Branstad signs Iowa law against texting while driving
Another new law allows tougher actions against impaired drivers
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DES MOINES — Gov. Terry Branstad signed bills into law Monday that ban texting while driving and allow tougher steps for curtailing drunken and drugged driving in Iowa.
The governor said he was disappointed the Legislature did not adopt an outright ban on using hand-held devices while driving. But he said action to make texting while driving a primary offense and establishing the option of make drivers arrested for or convicted of impaired driving to participate in twice-daily sobriety monitoring — and requiring them to install ignition interlocks — will change driving behaviors.
“Together these two bills, which passed with strong bipartisan support, will make an impact on improving highway safety in our state,” Branstad said in signing Senate File 234 and Senate File 444 with law officers, public safety advocates and legislators on hand to watch.
Drivers still will be able to use hand-held devices to make phone calls or check GPS directions. But beginning July 1, they can be pulled over by police and face a $30 fine for using them to write, send or view an electronic message.
“We truly are making a difference and I think when people begin to realize how distracted they are when they’re driving, when they’re using their electronic devices, hands-free is going to be a much easier argument to make in the future,” said Public Safety Commissioner Roxann Ryan.
During the legislative debate, proponents called it a bad idea to take your eyes off the road and hands off the wheel while driving, but applauded the incremental progress after Iowa’s traffic deaths rose from a five-year low of 317 in 2013 to 403 in 2016.
“This is a vast improvement over what we’ve got and I think it will serve the purpose,” Rep. Gary Worthan, R-Storm Lake, the bill’s House manager, said after Monday’s ceremony.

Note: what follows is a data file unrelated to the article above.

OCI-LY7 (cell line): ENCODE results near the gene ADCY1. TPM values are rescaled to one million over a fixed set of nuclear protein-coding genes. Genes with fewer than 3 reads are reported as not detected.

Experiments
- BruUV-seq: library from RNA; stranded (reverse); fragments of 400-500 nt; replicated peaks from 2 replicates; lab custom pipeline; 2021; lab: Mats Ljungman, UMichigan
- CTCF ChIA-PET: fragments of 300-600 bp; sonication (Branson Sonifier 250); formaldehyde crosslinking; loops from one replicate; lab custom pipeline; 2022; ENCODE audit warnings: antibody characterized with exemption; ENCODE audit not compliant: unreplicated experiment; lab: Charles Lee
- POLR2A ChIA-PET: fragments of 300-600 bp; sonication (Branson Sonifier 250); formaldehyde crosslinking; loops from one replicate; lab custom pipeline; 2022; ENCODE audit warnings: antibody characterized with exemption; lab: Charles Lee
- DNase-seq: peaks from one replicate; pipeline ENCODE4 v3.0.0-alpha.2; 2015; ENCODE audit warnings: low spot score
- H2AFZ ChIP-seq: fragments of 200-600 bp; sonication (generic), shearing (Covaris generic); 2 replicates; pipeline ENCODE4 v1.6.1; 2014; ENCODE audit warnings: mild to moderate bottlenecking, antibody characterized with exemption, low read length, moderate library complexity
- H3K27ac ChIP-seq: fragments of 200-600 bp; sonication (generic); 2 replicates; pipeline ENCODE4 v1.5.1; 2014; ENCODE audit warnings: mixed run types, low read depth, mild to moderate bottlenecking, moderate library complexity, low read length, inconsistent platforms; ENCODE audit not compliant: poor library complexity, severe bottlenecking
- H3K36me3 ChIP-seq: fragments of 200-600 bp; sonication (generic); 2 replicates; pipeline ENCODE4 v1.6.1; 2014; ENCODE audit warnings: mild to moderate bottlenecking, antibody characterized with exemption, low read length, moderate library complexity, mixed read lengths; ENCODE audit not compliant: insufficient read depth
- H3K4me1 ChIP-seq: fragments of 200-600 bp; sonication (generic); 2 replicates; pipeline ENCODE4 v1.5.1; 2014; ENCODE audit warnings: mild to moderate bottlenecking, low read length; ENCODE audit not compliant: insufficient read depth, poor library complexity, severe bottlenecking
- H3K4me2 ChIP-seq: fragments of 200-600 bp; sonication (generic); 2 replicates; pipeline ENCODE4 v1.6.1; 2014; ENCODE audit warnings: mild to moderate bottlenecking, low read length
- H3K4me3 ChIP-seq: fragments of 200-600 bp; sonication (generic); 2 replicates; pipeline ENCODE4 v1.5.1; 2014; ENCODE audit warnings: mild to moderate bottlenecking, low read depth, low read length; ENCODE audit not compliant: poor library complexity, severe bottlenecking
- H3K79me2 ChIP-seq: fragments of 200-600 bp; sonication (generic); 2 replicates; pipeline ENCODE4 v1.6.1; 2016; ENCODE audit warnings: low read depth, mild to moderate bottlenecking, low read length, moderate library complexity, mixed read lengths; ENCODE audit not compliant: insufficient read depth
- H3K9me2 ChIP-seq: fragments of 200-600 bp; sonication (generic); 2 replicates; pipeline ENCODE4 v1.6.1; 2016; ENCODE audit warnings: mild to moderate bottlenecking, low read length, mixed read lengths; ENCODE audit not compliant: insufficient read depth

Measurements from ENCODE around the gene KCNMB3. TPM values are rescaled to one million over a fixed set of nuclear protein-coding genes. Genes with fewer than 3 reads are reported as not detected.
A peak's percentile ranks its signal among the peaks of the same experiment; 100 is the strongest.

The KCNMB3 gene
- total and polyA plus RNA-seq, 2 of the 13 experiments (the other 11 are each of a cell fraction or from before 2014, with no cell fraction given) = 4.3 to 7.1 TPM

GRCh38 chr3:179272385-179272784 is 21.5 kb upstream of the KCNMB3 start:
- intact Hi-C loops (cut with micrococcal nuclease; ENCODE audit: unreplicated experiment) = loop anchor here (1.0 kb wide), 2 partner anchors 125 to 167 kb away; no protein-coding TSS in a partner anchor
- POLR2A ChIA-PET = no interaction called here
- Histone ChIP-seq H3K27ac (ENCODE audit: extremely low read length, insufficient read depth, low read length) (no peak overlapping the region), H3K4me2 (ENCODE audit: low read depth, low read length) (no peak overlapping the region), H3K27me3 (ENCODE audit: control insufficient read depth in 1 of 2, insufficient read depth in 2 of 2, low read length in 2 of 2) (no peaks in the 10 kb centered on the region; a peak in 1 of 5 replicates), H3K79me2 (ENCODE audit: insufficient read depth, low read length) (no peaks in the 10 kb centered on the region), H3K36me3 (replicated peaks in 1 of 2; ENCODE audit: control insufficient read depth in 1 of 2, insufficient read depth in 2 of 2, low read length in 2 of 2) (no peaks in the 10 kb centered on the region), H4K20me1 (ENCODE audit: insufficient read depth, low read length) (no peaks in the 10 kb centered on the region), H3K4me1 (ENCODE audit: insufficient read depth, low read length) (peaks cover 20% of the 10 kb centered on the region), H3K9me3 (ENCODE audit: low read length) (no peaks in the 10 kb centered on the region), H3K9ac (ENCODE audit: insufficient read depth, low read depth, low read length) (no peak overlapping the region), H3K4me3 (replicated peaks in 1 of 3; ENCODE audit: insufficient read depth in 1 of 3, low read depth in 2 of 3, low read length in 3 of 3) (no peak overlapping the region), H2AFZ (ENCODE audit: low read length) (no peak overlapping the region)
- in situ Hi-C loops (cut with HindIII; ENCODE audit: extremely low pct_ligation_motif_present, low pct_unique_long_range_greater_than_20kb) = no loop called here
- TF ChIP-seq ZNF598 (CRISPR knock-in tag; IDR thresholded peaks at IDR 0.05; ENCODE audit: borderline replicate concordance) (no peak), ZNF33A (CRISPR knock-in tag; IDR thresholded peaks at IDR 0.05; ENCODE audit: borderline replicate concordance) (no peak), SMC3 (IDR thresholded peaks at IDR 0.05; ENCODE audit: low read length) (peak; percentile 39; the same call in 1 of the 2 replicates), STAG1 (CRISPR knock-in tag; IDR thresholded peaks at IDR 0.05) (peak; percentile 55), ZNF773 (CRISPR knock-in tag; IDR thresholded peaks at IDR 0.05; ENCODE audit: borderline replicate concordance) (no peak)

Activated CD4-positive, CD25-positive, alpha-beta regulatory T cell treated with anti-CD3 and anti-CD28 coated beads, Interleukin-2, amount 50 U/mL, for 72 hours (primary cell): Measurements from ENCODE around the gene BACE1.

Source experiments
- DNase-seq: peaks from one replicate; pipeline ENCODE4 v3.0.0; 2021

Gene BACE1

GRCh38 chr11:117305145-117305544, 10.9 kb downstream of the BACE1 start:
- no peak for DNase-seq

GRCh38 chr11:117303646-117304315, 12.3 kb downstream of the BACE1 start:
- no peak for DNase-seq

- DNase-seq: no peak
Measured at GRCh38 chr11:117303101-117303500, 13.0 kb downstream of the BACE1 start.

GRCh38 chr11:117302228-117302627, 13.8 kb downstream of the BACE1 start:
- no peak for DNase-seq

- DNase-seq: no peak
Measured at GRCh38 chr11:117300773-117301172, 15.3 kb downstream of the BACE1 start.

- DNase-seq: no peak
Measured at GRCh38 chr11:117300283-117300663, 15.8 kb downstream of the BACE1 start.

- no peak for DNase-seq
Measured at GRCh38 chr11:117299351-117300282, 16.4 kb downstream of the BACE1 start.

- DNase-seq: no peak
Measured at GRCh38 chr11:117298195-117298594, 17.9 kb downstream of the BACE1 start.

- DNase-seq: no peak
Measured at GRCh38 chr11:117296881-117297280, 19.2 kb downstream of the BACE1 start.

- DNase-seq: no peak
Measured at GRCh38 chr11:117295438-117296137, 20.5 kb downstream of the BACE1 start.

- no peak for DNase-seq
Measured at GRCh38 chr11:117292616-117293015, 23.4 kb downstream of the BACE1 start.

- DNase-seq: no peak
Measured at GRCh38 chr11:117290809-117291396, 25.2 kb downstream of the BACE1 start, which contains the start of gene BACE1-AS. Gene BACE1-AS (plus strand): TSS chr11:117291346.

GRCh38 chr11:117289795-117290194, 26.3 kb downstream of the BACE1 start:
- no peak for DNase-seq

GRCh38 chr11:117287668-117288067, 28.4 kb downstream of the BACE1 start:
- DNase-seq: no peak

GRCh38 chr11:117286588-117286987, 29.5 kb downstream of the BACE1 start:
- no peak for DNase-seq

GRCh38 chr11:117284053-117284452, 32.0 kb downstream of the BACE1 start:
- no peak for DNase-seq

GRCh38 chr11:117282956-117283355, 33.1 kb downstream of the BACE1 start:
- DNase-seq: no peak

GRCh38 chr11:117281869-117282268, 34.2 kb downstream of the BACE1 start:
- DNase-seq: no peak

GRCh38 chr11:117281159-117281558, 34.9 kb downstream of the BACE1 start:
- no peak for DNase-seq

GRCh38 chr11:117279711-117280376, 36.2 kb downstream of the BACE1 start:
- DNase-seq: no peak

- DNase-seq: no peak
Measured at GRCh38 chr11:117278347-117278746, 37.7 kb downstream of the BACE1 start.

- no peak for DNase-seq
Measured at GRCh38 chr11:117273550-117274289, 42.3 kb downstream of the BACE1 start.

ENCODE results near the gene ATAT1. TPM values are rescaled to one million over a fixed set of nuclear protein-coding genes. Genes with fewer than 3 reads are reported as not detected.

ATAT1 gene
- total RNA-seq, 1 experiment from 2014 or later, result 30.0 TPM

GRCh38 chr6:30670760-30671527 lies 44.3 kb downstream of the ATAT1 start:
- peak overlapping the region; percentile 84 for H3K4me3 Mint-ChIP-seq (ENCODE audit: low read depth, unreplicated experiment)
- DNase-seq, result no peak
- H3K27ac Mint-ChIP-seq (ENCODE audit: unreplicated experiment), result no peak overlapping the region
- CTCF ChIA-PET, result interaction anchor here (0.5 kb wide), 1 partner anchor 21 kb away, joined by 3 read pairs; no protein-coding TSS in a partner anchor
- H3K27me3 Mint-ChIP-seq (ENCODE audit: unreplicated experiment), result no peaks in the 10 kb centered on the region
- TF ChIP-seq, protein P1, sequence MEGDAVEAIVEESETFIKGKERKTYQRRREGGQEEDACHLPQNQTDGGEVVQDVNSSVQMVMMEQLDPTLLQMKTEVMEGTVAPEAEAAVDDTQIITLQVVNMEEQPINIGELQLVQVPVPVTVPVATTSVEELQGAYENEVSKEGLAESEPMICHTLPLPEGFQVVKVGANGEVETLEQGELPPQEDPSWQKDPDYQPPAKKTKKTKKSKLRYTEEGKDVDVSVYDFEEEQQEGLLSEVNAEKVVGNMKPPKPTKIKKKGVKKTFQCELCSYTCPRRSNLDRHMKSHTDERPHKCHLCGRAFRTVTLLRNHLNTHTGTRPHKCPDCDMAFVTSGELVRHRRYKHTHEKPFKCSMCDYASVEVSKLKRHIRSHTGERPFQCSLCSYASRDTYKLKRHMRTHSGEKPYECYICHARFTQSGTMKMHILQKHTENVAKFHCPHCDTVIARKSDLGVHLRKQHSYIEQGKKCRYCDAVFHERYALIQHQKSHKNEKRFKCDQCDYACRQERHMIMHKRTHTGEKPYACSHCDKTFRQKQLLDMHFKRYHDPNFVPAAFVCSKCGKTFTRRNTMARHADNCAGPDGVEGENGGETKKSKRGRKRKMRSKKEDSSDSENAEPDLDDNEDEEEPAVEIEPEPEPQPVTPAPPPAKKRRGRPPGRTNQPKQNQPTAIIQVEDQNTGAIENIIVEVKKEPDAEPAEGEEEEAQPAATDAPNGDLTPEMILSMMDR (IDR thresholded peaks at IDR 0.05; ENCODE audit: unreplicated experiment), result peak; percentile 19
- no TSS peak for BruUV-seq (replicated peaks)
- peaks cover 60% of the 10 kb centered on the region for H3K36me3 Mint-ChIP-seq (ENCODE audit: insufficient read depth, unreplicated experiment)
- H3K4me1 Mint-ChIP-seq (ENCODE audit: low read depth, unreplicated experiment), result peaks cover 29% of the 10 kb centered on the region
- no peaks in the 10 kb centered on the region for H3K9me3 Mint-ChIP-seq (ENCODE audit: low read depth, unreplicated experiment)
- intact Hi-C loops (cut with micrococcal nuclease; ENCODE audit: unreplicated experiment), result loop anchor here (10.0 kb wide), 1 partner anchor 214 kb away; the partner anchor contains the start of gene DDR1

Iowa currently is one of five states that classify texting while driving as a secondary offense for adults, meaning police are not allowed to pull over a driver unless they suspect another violation also has been committed. Iowa has a texting ban for young drivers. SF 234 eliminate the provision that prohibits an officer from stopping a driver solely for texting.
“I’m confident that this bill will help send a message to drivers in our state: eyes on the road driving,” said Lt. Gov. Kim Reynolds, who said she would keep pushing for a ban on hand-held devices while driving.
The other law, SF 444, allows local jurisdictions to require drivers arrested for or convicted of impaired driving to undergo twice-daily sobriety monitoring.
The program is modeled after initiatives in South Dakota and other states. Under the law, local authorities could decide to place an offender in the program as a condition of bond, pretrial release, probation, parole or a temporary restricted license. The offender would be allowed to function in a job free from incarceration if he or she abstains from using alcohol or drugs for the sanction’s term.
An offender in the program also would be required to have an ignition interlock, which prevents a car from being started if the driver’s breath reveals he or she has been drinking.
A separate provision provides that texting while driving would be evidence of reckless driving in the event of a fatal crash. A driver who struck and killed someone would commit a Class C felony punishable by up to 10 years in prison and a fine of no more than $10,000.
Branstad said the sobriety program holds “great promise,” given that a third of impaired driving fatalities are caused by repeat drunken driving offenders.
“This program is designed to address those Iowans who have repeatedly made the terrible decision to drive while intoxicated. We like this program not only because it has proven results in South Dakota, but also because it puts the burden of the cost on the offender not on the taxpayer,” he said.
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